Americans are drinking more, but they’re also drinking differently. Specifically, they care more about taste than where a given wine comes from or whether it’s known as a prestigious label.

“People are approaching wine differently than they ever did before,” Kristie Petrullo Campbell, former chief sommelier at 5-star restaurant Jean Georges, told VinePair. “Instead of coming into a restaurant asking for a particular varietal like they did 10, 15 years ago, the typical—often younger—consumer is much more interested in pursuing a flavor profile or taste and is generally approaching the experience of wine consumption in a more personalized, laid-back way.”

Rather than defer to the historical gatekeepers of the wine industry, like sommeliers and wine shop owners, younger wine drinkers turn to the internet. 23% of wine consumers use apps like Vivino, Delectable, and Hello Vino to make their wine-purchasing decisions. They want to know, does it taste good?

While established wine experts worry that using data and algorithms ruins the traditional “poetic” wine experience, it shows no signs of stopping subscription companies looking to capitalize on the trend.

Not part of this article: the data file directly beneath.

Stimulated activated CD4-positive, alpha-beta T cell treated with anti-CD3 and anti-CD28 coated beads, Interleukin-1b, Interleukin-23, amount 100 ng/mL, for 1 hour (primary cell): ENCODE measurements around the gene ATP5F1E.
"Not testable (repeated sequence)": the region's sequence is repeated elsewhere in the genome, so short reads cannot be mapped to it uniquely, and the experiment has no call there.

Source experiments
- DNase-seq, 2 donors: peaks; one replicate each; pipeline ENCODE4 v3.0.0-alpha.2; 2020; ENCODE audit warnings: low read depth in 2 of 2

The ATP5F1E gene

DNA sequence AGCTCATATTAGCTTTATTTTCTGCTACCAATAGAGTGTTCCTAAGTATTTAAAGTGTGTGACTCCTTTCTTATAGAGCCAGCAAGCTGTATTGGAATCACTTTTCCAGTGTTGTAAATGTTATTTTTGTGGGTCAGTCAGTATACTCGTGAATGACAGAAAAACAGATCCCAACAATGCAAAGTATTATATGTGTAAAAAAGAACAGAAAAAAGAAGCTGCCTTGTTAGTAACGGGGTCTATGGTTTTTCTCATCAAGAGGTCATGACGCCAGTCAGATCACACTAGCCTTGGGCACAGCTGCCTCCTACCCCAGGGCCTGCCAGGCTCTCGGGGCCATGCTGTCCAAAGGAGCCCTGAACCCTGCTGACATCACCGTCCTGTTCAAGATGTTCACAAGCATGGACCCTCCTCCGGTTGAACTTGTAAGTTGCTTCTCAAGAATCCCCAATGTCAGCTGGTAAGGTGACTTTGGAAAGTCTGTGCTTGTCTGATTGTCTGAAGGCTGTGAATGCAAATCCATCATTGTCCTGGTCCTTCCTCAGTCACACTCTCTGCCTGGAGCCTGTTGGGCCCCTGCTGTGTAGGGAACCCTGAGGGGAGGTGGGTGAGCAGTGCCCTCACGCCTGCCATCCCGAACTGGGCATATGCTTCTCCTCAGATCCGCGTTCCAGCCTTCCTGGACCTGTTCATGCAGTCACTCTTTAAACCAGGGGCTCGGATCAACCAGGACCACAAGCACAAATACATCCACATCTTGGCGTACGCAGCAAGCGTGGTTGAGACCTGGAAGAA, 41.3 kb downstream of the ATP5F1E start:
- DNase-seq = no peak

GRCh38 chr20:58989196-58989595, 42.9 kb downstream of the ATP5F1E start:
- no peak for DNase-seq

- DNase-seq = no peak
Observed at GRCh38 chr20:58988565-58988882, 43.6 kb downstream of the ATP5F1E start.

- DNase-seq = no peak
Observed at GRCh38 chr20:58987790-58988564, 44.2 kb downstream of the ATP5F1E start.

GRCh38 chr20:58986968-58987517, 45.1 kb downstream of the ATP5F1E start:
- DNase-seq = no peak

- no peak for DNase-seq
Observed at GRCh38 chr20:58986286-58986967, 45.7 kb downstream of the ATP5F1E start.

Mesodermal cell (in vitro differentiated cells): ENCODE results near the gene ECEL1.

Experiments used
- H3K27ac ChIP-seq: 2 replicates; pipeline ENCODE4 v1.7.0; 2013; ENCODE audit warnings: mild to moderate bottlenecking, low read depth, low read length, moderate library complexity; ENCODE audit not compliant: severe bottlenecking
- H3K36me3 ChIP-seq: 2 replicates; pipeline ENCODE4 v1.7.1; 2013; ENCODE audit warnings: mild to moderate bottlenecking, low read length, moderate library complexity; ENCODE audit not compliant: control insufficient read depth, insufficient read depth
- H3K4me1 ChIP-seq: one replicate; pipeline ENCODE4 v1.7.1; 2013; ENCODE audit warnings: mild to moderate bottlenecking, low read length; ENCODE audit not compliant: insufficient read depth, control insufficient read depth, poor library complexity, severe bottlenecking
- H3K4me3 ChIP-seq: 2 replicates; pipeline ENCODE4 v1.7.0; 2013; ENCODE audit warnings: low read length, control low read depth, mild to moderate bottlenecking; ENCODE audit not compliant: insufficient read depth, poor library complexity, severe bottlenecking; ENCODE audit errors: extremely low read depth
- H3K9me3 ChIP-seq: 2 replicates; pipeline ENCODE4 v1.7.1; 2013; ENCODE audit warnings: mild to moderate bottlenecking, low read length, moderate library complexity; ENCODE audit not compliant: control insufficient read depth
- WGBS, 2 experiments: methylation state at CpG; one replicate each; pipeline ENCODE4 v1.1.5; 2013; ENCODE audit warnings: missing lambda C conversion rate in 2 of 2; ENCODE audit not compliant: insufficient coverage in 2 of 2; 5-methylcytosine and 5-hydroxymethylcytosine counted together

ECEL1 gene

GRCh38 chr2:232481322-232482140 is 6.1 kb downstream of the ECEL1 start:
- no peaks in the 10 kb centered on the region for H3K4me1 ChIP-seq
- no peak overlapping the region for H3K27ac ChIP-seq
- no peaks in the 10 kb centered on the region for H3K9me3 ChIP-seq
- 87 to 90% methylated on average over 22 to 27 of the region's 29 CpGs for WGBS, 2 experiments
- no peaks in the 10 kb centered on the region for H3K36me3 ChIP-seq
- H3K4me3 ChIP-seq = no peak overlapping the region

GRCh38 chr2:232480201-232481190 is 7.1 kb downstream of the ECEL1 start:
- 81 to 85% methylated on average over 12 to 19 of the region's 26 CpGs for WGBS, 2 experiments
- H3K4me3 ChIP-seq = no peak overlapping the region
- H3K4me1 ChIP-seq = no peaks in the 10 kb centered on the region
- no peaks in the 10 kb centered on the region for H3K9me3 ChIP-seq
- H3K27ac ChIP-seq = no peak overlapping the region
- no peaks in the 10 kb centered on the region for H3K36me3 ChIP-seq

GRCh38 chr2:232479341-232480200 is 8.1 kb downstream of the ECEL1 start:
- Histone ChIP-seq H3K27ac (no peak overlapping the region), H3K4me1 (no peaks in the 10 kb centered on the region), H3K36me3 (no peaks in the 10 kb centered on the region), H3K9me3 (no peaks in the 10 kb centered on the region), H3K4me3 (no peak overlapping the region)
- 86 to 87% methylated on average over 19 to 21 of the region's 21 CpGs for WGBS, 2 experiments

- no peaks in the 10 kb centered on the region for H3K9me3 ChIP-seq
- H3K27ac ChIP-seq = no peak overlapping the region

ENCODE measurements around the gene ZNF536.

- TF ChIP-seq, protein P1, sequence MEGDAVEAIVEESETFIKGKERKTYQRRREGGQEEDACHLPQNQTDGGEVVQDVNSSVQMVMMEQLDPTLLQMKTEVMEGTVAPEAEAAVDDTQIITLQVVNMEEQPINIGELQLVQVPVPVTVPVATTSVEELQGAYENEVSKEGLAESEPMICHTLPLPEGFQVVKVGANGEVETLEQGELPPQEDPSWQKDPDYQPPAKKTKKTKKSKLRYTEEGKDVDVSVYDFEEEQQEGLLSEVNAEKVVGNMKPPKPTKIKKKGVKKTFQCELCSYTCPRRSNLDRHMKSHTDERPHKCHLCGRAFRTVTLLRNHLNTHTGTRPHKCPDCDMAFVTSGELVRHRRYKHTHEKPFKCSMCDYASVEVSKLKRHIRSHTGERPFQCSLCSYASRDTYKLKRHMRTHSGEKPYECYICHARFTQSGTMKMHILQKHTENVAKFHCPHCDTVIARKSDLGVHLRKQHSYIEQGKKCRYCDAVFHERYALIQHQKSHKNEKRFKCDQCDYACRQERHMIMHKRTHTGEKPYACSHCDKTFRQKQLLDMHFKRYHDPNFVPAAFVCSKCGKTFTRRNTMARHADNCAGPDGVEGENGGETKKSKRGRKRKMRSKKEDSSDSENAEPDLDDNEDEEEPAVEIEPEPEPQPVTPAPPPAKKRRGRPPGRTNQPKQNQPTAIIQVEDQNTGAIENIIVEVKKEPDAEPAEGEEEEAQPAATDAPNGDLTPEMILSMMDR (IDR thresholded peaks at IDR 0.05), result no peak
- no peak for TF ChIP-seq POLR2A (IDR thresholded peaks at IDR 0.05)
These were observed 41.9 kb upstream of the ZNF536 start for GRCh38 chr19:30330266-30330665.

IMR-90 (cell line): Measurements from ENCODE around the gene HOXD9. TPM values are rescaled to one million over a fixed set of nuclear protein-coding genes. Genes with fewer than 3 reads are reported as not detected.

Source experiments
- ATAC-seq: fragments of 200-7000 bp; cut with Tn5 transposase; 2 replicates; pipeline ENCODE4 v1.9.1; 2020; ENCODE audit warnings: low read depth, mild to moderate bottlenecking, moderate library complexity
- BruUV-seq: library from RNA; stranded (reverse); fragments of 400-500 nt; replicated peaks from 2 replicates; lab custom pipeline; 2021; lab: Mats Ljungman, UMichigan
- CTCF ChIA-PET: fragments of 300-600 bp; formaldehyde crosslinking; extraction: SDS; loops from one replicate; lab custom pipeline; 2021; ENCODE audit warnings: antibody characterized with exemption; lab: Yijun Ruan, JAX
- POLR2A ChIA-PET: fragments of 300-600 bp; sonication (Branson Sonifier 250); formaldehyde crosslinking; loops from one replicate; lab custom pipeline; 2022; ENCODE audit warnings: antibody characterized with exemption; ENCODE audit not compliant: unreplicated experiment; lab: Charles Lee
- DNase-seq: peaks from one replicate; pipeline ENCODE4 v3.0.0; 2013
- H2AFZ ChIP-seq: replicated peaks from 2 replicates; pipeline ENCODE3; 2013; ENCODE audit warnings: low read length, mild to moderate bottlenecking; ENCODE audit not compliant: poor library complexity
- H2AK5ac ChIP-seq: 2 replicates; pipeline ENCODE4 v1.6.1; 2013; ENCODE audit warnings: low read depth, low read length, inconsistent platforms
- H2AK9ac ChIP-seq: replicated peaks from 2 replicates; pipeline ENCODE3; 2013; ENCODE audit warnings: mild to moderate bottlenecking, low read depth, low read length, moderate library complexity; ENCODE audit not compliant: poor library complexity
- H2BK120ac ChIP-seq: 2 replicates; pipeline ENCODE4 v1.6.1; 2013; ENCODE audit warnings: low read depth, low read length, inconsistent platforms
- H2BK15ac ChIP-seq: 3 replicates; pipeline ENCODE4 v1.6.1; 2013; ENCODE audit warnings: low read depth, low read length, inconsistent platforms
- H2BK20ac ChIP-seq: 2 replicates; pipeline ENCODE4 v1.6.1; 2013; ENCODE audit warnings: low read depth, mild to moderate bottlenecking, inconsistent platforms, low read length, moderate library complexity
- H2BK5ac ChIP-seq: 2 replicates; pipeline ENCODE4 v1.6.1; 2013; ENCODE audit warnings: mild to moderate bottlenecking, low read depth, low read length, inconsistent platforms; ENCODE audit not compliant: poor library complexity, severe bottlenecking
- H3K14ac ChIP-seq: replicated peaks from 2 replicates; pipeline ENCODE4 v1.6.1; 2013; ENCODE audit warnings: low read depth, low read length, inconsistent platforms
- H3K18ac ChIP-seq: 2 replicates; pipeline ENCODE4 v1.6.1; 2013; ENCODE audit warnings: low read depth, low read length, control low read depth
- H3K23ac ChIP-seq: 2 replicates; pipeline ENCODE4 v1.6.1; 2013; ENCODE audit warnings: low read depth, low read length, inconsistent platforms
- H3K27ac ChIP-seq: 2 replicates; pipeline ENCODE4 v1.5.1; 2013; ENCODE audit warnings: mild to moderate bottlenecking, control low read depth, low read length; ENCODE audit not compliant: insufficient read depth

Wine Subscription Boxes Use AI to Match Preferences

Consumers looking for their next wine bottle can now bypass wine stores altogether. A new class of wine subscription boxes has cropped up, using software algorithms similar to Netflix’s rating system that distill individual consumer preferences into a subscription personalized to their tastes.

Popular subscription box Bright Cellars, for example, starts with a quiz asking questions like, “What kind of chocolate would you eat the rest of your life?” and “What’s your favorite juice?” Once the wines are delivered, the service prompts customers to rate the wines, so the more boxes are delivered, the more likely the new wines will be the perfect match.

“We wanted to find an easier and more accessible way for people to get comfortable,” cofounder Richard Yau, who came up with the idea for BrightCellars after taking a wine studies course as an undergrad at MIT, told TechCrunch. “We just realized that not a lot of people have time to take 2 semesters to learn enough about wine to feel like they understand it.”